Born to a musical family in England, Grosvenor came to prominence at the age of 11 as the keyboard winner of the 2004 BBC Young Musician Competition. Since then, he has gained international recognition for his electrifying performances and penetrating interpretations. Exquisite technique and ingenious flair for tonal color are the twin hallmarks that make him one of the most sought-after young pianists in the world today.
Most of Grosvenor’s Portland recital will focus on a variety of 19th-century works for solo piano by some of Europe’s top composers. These include Felix Mendelssohn’s Andante and Rondo Capriccioso, Franz Schubert’s Impromptu in G-flat Major and Robert Schumann’s “Humoresque.” Two waltzes are on the program. The “Valse de Faust” is credited to both Charles Gounod and Franz Liszt, while Maurice Ravel’s “Valses Nobles et Sentimentales” – although written early in the 20th century – continues the late 19th-century fascination with the three-beat dance.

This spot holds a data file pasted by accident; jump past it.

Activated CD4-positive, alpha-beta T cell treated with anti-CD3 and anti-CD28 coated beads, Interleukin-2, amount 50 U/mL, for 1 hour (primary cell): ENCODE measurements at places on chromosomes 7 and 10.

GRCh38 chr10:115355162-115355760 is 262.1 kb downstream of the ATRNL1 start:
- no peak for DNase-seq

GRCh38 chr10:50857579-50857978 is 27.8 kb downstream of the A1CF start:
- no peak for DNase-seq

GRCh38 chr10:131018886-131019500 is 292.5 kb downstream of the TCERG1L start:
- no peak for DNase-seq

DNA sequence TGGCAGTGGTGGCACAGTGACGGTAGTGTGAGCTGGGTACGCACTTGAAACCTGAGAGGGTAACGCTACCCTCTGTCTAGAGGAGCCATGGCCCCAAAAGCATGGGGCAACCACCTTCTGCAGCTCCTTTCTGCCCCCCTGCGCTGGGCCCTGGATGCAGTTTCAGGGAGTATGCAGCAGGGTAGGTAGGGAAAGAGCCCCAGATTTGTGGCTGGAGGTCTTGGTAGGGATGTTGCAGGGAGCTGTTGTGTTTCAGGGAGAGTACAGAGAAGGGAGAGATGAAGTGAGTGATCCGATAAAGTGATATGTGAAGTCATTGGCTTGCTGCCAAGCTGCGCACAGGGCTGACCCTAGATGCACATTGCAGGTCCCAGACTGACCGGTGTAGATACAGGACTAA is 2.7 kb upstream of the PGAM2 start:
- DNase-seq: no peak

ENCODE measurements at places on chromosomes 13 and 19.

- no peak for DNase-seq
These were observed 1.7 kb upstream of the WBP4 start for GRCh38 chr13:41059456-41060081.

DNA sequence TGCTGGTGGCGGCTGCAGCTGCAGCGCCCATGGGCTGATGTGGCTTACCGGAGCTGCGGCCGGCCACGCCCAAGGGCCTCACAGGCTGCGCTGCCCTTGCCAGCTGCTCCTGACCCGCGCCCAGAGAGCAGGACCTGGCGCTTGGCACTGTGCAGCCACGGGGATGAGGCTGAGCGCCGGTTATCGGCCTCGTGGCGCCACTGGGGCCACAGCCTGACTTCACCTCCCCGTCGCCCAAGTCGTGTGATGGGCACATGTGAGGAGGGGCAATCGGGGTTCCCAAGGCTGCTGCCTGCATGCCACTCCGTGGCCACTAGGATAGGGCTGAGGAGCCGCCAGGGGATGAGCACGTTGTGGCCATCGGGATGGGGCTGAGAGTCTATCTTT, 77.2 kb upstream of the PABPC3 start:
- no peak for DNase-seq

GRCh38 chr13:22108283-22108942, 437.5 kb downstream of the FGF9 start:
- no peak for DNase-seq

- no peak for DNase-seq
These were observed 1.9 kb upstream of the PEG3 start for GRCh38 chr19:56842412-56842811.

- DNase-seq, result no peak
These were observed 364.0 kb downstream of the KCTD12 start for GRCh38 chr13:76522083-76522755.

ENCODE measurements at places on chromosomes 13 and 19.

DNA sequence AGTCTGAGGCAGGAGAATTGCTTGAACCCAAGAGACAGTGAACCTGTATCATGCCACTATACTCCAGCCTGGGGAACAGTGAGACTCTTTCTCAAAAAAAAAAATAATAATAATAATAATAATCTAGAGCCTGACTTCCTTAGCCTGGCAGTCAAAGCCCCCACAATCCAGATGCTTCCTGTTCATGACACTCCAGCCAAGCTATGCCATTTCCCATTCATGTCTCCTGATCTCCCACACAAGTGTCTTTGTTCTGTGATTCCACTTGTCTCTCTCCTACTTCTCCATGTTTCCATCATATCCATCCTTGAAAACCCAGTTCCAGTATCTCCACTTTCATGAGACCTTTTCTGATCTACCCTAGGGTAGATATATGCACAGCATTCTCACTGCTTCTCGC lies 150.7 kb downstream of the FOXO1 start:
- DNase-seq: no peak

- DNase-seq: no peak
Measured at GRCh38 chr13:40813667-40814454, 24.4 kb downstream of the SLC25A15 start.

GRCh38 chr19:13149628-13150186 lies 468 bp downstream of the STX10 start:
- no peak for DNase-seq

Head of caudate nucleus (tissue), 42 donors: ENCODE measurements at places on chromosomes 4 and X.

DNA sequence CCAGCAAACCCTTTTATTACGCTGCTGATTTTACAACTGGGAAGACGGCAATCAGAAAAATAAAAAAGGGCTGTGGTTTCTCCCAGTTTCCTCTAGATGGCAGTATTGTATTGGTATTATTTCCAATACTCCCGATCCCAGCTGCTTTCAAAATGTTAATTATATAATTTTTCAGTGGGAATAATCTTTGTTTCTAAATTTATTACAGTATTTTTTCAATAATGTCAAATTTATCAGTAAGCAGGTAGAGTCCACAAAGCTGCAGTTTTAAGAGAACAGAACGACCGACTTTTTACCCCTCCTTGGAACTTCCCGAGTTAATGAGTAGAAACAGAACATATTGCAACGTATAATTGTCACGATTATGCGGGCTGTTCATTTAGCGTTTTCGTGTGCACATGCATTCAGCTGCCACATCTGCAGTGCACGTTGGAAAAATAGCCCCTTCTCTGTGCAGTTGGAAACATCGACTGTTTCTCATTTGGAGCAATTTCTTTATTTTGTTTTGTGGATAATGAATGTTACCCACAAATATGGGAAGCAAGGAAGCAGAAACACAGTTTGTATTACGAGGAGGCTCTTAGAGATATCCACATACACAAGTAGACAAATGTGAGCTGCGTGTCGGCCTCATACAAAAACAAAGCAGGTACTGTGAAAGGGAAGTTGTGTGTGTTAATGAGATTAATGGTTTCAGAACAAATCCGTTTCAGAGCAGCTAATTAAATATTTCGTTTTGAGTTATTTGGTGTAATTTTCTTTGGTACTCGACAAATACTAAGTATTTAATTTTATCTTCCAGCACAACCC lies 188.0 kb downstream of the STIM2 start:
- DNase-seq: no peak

Portland Ovations presents Benjamin Grosvenor in solo recital at 8 p.m. Feb. 7 at Merrill Auditorium at Portland City Hall. Call PortTix at 842-0800.
Portland Symphony Orchestra
Following a three-month break, the Portland Symphony Orchestra’s Tuesday Classical series resumes Feb. 11 with a program that features principal flutist Lisa Hennessey in a major work of the 20th century by an Armenian composer.
Aram Khachaturian’s Concerto for Flute was influenced largely by the folk music of his youth, which featured long, improvisational melodies, rhythms and colors. The first movement, joyful and buoyant, leads into a dramatic and dark second movement before returning to the concerto’s original jubilance in the finale.